Wednesday, 10 August 2022

Home movers are now only half the market

Home movers are now only half the market

THE number of people moving home has dipped in the first half of the year and now accounts for only around half of the housing market — the first-time home mover numbers have fallen behind first-time buyers since 1995.

The findings, which are set out in the latest Lloyds Bank Homemover Review, have sparked claims in some quarters that the government’s stamp duty regime is clogging up the property ladder.

There were 170,000 home movers in the first half of 2018, down 1,700 (one per cent) compared with the same period last year and down 33,000 (16 per cent) on the second half of 2017.

This inactivity may be being fuelled by a shortage of suitable properties for sale but reflects the broader housing market, which is showing little sign of movement.

The fall in home mover numbers follows a rise in 2017, which reported the highest level of movers in 10 years. This also coincides with a three per cent rise in first-time buyers to 175,500, so that for the first time since 1995 just under a half (49 per cent) of all house purchases financed by a mortgage were made by home movers — down from 62 per cent in the first half of 2011.

Andrew Mason, Lloyds Bank mortgage products director, said: “Despite continuing low mortgage rates, the home mover market has stabilised with little movement in the first half of this year to leave first-time buyers now driving housing activity.

“This may be in part due to the Help to Buy scheme enabling first-time buyers to purchase a new property, combined with the low availability of the ‘right type’ of homes for those looking to move up the housing ladder.

“The costs of moving house and potential further interest rate rises may also be weighing on potential homebuyers’ minds.

“However, it is good to see the number of first-time buyers increasing, helping to keep some movement along the property ladder.”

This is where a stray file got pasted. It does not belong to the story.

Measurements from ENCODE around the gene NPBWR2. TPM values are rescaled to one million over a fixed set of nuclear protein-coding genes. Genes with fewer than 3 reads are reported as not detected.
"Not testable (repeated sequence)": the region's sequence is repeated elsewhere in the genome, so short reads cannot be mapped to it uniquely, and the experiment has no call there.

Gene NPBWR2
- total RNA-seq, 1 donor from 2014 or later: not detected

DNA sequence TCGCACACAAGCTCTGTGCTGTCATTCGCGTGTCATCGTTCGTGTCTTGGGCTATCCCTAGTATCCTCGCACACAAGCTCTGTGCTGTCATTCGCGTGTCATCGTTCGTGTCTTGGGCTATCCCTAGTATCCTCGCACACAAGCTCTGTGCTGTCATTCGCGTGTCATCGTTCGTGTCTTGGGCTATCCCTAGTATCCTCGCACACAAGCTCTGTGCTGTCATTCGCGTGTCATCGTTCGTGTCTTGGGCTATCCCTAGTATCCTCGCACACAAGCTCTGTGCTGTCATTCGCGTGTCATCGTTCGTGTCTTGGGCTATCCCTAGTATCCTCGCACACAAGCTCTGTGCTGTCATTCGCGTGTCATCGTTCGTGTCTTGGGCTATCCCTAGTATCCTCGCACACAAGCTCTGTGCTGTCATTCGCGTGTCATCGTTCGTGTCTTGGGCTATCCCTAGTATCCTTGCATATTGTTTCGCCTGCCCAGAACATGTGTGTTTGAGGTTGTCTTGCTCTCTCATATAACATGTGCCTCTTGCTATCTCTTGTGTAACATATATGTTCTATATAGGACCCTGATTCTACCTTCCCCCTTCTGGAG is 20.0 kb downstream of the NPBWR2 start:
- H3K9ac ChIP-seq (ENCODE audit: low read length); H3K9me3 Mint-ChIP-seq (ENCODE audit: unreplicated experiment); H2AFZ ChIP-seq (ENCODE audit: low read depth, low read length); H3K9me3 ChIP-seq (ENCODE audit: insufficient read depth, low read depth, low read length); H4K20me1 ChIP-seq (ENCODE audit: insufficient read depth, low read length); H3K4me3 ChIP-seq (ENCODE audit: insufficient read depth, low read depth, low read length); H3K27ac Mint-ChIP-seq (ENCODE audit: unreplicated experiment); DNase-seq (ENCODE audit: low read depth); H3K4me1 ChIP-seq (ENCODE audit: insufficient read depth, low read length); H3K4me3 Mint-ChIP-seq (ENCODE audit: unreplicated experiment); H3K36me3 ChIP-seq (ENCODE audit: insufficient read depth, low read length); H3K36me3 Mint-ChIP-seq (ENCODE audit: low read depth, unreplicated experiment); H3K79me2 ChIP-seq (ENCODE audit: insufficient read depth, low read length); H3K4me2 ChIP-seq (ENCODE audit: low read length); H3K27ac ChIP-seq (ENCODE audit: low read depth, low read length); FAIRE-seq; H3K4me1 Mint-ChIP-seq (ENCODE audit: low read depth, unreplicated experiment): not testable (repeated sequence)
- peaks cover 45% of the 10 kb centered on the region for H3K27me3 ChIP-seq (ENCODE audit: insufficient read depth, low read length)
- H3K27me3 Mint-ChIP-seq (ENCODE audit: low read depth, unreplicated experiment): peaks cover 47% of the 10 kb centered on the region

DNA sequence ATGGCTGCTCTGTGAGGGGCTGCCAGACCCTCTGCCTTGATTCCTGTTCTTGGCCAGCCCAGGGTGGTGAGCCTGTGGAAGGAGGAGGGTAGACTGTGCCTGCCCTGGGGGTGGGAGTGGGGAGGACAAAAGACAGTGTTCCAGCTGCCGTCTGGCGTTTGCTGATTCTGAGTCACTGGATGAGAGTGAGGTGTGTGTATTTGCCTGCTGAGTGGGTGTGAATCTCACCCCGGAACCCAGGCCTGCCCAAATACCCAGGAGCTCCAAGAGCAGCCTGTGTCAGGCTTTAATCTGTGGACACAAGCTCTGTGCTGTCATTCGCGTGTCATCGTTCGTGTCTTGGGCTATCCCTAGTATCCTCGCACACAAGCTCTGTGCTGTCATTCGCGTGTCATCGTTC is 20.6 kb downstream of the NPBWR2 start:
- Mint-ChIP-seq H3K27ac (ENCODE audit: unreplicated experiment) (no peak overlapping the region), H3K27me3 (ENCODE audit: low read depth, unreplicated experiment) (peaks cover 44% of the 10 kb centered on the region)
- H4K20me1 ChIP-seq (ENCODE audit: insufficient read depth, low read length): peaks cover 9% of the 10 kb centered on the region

Over the past five years, the average price paid by homemovers has grown by 35 per cent (£77,457) from £219,479 in 2013, to £296,936 in 2018 — a record high. In East Anglia, the average price a home mover pays has grown by 46 per cent since 2013 to £305,612 — the highest rate of growth in the UK.

Greater London and the South East follow with 45 per cent growth in average property prices since 2013 — Greater London has the most expensive home mover homes with an average price of £566,200, followed by the South East on £412,759.

The least expensive home mover homes can be found in Northern Ireland, with an average price of £170,031.

The average deposit put down by a home mover has also increased by 31 per cent in the past five years, from £76,303 in 2013 to £99,592 in 2018. Not surprisingly Londoners put down the largest deposit of £189,167 towards the purchase of their next home, which is nearly four times the average home mover deposit of £48,003 in Northern Ireland.

However, while Londoners put down the highest deposit in monetary terms, home movers in the South West and East Anglia contribute the largest deposit as a proportion of average house price — 38 per cent or £117,892 and £116,278 respectively in cash — followed by the South East (35 per cent).

Of the estimated 23.1 million households in England, 14.4 million (63 per cent) were owner-occupiers. This remained unchanged in 2016-17. However, the composition of owner-occupation rates has moved towards an increased proportion of outright owners (34 per cent) versus mortgagors (28 per cent), partly explained by large numbers of baby boomers reaching early retirement age.

So while the number of home movers with mortgages is stabilising, the bigger picture may be that this is in part because home movers who don’t need a mortgage are on the increase.

In 2006-07, about three quarters (72 per cent) of those aged 35 to 44 were owner-occupiers. But by 2016-17, this had fallen to half (52 per cent).

While owner-occupation remains the most prevalent tenure for this age group, there has been a considerable increase in the proportion of 35- to
44-year-olds in the private rented sector (11 per cent to 29 per cent).


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